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Lameness Blues

by Letitia Hise

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Lameness Blues

by Letitia Hise

When you can't ride due to a lameness issue, use this opportunity to work on things you don't normally take the time to address. It may not be as exhilarating as a good ride, but can have big pay-offs down the road.

Ground manners are so important for the safety and well being of everyone who is ever called on to handle your horse. If your horse isn't on complete stall rest, and is capable of low level exercise like hand-walking, you can work on mannerly leading. That term covers quite a lot of situations.

1) Does your horse keep pace with you and walk beside you respectfully? Not crowding you, hanging back, or walking ahead? --I like to play a version of red-light-green-light with my horse. Once he's well enough to do some easy jogging, you can step up the pace of the game.

2) Can you carry a bucket of feed in your free hand while leading your horse, and will he/she still lead respectfully? --Don't feed from that bucket during the exercise. If you do intend to use that feed for your horse, set the bucket down and lead your horse away from it to a place where you can tie or pen your horse. Then pour the feed from that bucket into a different feeding container before allowing the horse to feed. If you have a real problem with this, start with a bucket that has a lid before moving on to an open-top bucket. I develop a twitch in my elbow during this type of exercise. My horse never knows when that twitchy elbow of mine will poke out at him, so he keeps his nose at a respectful distance.

3) Will your horse back up from a few twitches of the lead rope, making it easy for you to lead him through gates that must be opened and closed? --This is a classic natural horsemanship exercise. If you're not familiar with it, here's a one-minute "bumper" video, as it's a lot quicker to show than to describe. I'm using a recalcitrant horse (Twister, who is as hard-headed as they come), so you can see not to expect too much in the beginning. It does take time to get your horse to respond respectfully from just a twitch. So this is a good time to practice. Once you have your horse backing up nicely, you can add backing to the red-light-green-light game as well.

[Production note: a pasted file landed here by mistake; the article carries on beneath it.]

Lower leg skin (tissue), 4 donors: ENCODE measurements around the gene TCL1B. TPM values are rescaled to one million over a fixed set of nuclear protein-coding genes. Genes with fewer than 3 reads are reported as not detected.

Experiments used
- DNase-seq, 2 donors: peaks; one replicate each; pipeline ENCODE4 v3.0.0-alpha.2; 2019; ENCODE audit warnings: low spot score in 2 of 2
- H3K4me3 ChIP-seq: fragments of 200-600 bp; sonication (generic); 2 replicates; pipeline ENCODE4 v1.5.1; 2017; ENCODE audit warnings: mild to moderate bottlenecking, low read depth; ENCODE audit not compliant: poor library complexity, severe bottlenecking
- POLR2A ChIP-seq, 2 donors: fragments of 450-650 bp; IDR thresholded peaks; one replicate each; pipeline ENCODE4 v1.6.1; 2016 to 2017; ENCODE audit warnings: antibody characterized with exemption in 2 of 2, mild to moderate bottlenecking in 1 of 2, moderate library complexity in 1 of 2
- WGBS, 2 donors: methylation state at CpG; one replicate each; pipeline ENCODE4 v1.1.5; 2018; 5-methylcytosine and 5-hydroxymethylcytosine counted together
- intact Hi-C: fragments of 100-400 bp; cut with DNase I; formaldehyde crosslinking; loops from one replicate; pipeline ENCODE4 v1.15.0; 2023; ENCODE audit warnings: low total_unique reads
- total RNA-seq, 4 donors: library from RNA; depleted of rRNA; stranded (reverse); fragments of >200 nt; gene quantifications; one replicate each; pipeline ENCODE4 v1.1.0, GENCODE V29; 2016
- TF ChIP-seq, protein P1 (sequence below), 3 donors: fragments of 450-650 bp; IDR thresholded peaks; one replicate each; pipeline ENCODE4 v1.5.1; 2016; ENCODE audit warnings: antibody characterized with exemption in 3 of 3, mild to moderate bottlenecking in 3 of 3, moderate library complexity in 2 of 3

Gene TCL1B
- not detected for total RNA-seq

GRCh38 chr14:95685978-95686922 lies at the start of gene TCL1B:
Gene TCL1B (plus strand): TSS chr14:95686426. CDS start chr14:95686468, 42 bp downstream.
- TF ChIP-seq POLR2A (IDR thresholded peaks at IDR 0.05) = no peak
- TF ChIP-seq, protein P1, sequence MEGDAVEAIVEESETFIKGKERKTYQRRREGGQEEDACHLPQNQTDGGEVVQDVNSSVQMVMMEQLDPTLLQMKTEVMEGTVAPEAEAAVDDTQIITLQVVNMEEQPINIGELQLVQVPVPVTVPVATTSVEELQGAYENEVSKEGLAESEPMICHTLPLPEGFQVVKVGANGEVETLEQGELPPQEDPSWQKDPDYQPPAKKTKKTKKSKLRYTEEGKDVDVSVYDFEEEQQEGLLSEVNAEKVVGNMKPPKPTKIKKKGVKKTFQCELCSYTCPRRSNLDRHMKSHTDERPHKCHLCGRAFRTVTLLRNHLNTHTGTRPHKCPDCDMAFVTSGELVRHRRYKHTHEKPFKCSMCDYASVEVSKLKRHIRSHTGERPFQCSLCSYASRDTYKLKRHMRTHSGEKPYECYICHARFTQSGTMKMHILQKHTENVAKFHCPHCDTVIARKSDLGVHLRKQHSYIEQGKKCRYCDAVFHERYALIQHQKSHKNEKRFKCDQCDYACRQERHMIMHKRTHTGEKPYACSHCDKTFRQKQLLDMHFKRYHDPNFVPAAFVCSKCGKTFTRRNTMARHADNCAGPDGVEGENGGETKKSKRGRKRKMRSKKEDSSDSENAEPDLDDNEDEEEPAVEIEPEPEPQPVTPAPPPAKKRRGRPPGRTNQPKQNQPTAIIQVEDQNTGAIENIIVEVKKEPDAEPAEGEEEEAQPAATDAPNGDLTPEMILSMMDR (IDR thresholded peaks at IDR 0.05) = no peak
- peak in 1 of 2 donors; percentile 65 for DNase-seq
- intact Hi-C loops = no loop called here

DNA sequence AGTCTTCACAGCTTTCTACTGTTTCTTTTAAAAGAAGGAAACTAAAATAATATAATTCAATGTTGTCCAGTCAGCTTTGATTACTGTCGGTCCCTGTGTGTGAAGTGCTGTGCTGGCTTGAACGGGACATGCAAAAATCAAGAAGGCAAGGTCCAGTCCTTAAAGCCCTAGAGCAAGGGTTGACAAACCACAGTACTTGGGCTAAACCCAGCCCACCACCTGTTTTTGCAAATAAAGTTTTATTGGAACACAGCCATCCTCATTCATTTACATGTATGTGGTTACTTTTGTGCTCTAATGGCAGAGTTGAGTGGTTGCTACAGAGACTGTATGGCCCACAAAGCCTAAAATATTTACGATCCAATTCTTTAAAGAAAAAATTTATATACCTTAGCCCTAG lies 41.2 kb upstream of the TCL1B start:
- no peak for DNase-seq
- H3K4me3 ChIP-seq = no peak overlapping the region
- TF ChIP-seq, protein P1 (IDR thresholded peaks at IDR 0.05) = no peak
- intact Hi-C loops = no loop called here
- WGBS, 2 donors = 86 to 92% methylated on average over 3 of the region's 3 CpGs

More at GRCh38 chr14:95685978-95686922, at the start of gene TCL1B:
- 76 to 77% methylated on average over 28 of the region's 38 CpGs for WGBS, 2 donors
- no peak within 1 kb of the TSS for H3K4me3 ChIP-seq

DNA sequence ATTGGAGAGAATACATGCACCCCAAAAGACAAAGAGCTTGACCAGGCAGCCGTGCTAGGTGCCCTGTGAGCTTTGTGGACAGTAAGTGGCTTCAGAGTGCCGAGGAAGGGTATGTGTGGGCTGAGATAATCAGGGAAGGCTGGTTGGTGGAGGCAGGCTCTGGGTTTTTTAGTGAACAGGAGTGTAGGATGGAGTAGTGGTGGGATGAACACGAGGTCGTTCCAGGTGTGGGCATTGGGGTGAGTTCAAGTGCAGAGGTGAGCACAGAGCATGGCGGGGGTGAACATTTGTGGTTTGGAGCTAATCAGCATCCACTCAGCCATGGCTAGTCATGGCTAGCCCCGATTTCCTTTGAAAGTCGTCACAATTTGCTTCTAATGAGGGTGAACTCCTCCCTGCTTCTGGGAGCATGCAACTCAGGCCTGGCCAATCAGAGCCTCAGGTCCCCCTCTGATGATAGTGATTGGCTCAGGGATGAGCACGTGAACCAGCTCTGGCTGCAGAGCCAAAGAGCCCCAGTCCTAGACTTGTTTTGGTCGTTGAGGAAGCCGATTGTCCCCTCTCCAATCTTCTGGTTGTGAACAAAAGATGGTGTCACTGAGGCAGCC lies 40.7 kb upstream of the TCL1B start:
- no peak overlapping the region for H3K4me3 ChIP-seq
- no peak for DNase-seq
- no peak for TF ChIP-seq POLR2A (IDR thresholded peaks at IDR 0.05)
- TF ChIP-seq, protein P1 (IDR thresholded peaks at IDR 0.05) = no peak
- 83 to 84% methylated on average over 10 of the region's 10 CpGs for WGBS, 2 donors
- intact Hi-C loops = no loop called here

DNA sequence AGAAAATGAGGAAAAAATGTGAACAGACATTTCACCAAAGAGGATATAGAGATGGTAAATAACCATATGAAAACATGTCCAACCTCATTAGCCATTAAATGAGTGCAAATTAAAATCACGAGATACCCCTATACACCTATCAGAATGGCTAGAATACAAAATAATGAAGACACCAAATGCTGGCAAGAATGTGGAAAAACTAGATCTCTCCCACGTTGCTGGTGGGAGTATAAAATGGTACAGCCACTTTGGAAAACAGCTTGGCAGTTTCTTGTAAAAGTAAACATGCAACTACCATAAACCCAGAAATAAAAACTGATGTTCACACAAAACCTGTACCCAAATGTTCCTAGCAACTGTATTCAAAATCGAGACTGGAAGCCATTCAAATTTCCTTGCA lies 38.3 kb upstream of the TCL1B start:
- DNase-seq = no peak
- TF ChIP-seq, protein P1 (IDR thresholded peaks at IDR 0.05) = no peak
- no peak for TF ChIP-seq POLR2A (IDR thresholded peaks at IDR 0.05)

Footage taken from camera on bumper of truck parked in pasture. We're pretty laid back these days.

4) Does your horse stand tied quietly? --After hand-walking your horse, tie him and let him stand while you clean tack or do other chores, or even catch up on some reading. Be sure to leave the immediate area for short periods of time as well so you don't end up with a horse who is quiet only as long as you're present. If you have a horse with a lot of nervous energy, you may have to start with very short periods of tie-time and work your way up slowly. It helps to do all your other low-level ground training first.

If your horse is on complete stall rest, you could try some clicker training or simple pressure and release techniques to teach him to lower his head for bridling, or to pick up his feet (if he's able to do that comfortably).

If you have a horse that's a bridling challenge, a stall rest period is a great time to work on that issue by bridling every day, even though he's not being ridden. If you take this opportunity to reinforce the rules of good manners with your horse during this down-time, your friends, family members, and anyone who ever has to handle your horse will thank you for it.

Letitia Hise is a former riding instructor and currently works as a freelance graphics and marketing professional.

© Copyright 2011 by Letitia Hise, all rights reserved. For permission to reprint, copy, or post, please contact: Letitia Hise at

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